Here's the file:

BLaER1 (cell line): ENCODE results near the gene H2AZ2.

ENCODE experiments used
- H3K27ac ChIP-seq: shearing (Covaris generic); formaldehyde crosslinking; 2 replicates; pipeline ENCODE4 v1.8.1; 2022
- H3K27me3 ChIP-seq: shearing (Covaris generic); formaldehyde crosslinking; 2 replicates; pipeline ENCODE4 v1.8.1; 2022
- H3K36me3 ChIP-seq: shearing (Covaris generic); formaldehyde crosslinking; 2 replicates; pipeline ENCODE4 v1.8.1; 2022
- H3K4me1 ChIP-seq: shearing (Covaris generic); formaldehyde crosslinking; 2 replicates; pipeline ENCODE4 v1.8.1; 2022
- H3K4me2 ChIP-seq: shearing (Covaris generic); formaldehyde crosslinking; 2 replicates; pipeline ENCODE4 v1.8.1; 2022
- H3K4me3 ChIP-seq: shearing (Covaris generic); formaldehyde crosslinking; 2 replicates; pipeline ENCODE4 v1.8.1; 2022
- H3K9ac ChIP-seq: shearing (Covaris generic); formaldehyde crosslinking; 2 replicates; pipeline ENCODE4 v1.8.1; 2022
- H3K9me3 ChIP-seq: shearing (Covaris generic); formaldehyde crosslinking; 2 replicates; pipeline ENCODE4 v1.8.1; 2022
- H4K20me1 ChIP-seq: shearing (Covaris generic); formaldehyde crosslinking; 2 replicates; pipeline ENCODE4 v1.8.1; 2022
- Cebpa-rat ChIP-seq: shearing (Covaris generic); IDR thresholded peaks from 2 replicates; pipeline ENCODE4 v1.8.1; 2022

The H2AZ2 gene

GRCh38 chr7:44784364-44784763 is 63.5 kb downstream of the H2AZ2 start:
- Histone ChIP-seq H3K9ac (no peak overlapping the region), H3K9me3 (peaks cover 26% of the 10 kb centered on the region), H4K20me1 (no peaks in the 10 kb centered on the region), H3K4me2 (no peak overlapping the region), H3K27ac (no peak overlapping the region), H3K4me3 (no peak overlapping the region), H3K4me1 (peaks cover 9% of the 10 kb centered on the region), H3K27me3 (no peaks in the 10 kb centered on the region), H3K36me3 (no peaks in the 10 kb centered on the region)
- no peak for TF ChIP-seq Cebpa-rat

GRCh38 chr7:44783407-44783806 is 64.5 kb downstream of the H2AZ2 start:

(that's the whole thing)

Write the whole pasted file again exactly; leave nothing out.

BLaER1 (cell line): ENCODE results near the gene H2AZ2.

ENCODE experiments used
- H3K27ac ChIP-seq: shearing (Covaris generic); formaldehyde crosslinking; 2 replicates; pipeline ENCODE4 v1.8.1; 2022
- H3K27me3 ChIP-seq: shearing (Covaris generic); formaldehyde crosslinking; 2 replicates; pipeline ENCODE4 v1.8.1; 2022
- H3K36me3 ChIP-seq: shearing (Covaris generic); formaldehyde crosslinking; 2 replicates; pipeline ENCODE4 v1.8.1; 2022
- H3K4me1 ChIP-seq: shearing (Covaris generic); formaldehyde crosslinking; 2 replicates; pipeline ENCODE4 v1.8.1; 2022
- H3K4me2 ChIP-seq: shearing (Covaris generic); formaldehyde crosslinking; 2 replicates; pipeline ENCODE4 v1.8.1; 2022
- H3K4me3 ChIP-seq: shearing (Covaris generic); formaldehyde crosslinking; 2 replicates; pipeline ENCODE4 v1.8.1; 2022
- H3K9ac ChIP-seq: shearing (Covaris generic); formaldehyde crosslinking; 2 replicates; pipeline ENCODE4 v1.8.1; 2022
- H3K9me3 ChIP-seq: shearing (Covaris generic); formaldehyde crosslinking; 2 replicates; pipeline ENCODE4 v1.8.1; 2022
- H4K20me1 ChIP-seq: shearing (Covaris generic); formaldehyde crosslinking; 2 replicates; pipeline ENCODE4 v1.8.1; 2022
- Cebpa-rat ChIP-seq: shearing (Covaris generic); IDR thresholded peaks from 2 replicates; pipeline ENCODE4 v1.8.1; 2022

The H2AZ2 gene

GRCh38 chr7:44784364-44784763 is 63.5 kb downstream of the H2AZ2 start:
- Histone ChIP-seq H3K9ac (no peak overlapping the region), H3K9me3 (peaks cover 26% of the 10 kb centered on the region), H4K20me1 (no peaks in the 10 kb centered on the region), H3K4me2 (no peak overlapping the region), H3K27ac (no peak overlapping the region), H3K4me3 (no peak overlapping the region), H3K4me1 (peaks cover 9% of the 10 kb centered on the region), H3K27me3 (no peaks in the 10 kb centered on the region), H3K36me3 (no peaks in the 10 kb centered on the region)
- no peak for TF ChIP-seq Cebpa-rat

GRCh38 chr7:44783407-44783806 is 64.5 kb downstream of the H2AZ2 start: